I know, I know, I was going to be better at this. A lot has happened lately, and it’s easy to get caught up and let life carry you along without realizing where the time has gone. The past few months have been a pretty major turning point in my life, and the lives of so many others. With the shut downs in response to Covid-19, I had to learn a completely new way to do my job as a Speech-Language Pathologist in the public schools. It’s a task that I am still working on. I’ve also been working on educating myself on racism and ways to be a part of the solution and work to create change and justice for BIPOC. I’m learning to have uncomfortable conversations and learning to confront myself. It has been a great period of growth personally. I am always down to have conversations with people on this topic, so reach out, let’s keep the tough conversations going and continue to share ways that we can help! But y’all visit this page for running things, and the biggest running thing I have to say that has been a major struggle during this time is that I had to have knee surgery.

These have been the stages and phases of Holly helping me to feel better. In reality, she was mostly looking to mooch some of the treats I have stashed next to me! Turns out I had something called Excessive Lateral Pressure Syndrome. Basically, a ligament on the outer edge of my knee was too tight, and pulled the kneecap down, compressing all the lovely things underneath that need to not be compressed in order to work smoothly. they cut that tendon, and cleared up the scar tissue that had formed (hello glass feeling!) and voila! I’m left with a pretty swollen and sore knee for now, a dog that wants to snuggle, but isn’t sure how, and a reminder of how awesome my parents and friends are.

So…what does this mean moving forward? I gotta keep up that strength training……I know, I know. It’s so easy to forget that and just keep the runs coming. But seriously guys……Do you want to wind up like me?

What I would like to do, not only to give myself a chance to research and share with you, but also to help me be a little more organized with blogging, is to share some strength tips each week. I’ll keep you up to date with my Physical Therapy and how we are working on things post surgery, but I also want to talk about ways to incorporate strength training in your weekly exercise routines. Feel free to reach out with any questions or tips!

Pity Party, Table for One…

My lovely tapped up knee (Thanks Rock Tape!) and also my favorite socks-cheers to Balegas!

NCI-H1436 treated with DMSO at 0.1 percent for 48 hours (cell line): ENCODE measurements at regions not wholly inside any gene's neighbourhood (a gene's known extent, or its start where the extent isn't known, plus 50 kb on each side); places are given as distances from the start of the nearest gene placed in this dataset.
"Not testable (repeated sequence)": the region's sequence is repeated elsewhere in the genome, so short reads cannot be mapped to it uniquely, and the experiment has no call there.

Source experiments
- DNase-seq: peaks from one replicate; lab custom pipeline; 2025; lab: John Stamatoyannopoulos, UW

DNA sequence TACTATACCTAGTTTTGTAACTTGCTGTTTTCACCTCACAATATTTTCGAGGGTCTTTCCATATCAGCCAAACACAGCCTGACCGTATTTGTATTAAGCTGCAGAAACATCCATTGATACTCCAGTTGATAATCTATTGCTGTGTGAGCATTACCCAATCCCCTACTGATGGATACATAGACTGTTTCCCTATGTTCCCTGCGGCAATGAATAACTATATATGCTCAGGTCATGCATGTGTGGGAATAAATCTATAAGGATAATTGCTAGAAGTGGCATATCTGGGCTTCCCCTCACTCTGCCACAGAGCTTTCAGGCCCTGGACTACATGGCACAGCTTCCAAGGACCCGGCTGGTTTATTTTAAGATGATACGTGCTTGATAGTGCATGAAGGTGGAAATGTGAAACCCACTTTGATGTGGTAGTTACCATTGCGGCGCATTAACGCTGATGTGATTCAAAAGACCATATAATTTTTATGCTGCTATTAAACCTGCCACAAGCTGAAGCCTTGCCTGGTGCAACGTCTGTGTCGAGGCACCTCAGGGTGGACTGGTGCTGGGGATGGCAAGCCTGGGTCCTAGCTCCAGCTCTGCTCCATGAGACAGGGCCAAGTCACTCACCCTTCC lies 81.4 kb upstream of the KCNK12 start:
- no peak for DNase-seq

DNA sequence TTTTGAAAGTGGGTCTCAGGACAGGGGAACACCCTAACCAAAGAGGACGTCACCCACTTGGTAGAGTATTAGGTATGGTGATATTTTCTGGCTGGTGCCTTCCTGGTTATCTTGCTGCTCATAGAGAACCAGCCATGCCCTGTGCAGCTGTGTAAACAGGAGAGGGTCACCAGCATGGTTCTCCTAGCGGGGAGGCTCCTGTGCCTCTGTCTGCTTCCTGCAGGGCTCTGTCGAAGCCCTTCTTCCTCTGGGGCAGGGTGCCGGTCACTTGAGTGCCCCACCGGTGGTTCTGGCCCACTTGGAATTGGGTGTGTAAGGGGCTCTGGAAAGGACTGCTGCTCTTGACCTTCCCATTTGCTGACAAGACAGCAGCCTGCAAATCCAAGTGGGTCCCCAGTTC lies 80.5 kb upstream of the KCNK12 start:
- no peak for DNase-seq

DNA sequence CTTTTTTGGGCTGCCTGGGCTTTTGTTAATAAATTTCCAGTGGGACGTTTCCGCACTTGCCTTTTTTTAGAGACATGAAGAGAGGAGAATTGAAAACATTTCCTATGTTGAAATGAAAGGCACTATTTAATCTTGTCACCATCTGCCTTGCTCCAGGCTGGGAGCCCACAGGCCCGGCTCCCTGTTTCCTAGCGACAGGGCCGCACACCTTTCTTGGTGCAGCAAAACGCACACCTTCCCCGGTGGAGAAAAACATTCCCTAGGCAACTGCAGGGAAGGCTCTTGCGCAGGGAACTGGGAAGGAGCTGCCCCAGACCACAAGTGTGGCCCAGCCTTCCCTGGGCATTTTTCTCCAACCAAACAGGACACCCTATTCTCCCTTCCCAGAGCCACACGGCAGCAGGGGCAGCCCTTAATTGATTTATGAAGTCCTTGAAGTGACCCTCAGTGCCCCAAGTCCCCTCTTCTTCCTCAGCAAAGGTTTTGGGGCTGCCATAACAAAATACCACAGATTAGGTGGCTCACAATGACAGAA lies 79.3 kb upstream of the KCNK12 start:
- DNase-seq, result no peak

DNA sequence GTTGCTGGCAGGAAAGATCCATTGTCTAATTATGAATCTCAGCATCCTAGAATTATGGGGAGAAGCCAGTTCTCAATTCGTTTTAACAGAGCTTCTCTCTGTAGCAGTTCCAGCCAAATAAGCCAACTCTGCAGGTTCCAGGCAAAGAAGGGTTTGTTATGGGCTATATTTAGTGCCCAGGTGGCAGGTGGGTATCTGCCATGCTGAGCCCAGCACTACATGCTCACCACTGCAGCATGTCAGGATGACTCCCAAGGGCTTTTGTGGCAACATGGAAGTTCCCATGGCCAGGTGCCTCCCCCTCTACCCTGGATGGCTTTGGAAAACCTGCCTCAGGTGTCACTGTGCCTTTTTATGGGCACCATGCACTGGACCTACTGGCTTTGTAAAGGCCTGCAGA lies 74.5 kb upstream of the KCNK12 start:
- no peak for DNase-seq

So, many of you dear readers are runners, or are supporters of runners. Therefore, you know just how stubborn we can be. Pair that with genetics (I’m looking at you mom and dad) and the fact that I’m a Taurus (I think that stubbornness is our hallmark trait?), and you can see where this post might be leading. I had that niggle of pain during my race, and before that, during training, and after that when running for the fun of it. Did I stop the running? No! Of Course not, why would I?!?! Now, I most likely have a partial tear in my Meniscus. So, here’s the thing that I will be on my soapbox about for at least the next 2 months until the stubbornness reappears in my life: LISTEN TO YOUR BODY!! And also, STRENGTH TRAIN!! So, naturally, after hearing that I could not run pain free without taking a few steps back, I threw myself the biggest pity party and invited no one else because I did not want to share the cake. But on the plus side, I did a lot of reflection and know that taking a step back isn’t the worst thing, especially if I learn about it and actually follow through with plans. So leading up to really buckling down and training for one of my bucket races (Chicago 2020, here I come!! EEEEKKKK!!), I’m going to take a step back from racing, and focus on building a strong foundation: strength training, cross training, stretching, and reflection before I focus on building my miles. Sadly, that means that no more impulsive race registrations, but my bank account does say “thank you.” I’m lining up my accountability partners now and asking them to put my stubborn butt back in place when necessary. But most importantly, I’m allowing myself grace. Am I going to mess up? Duh! I have the attention span of a fruit fly, so yes! But that doesn’t mean that I have to start all over from scratch or that I have to hide under the covers, waiting for the world to end. Let’s remember to use those moments of backslide as learning tools for growth and improvement and not for self-torture and punishment. I’ll help you remember, if you will help me to remember.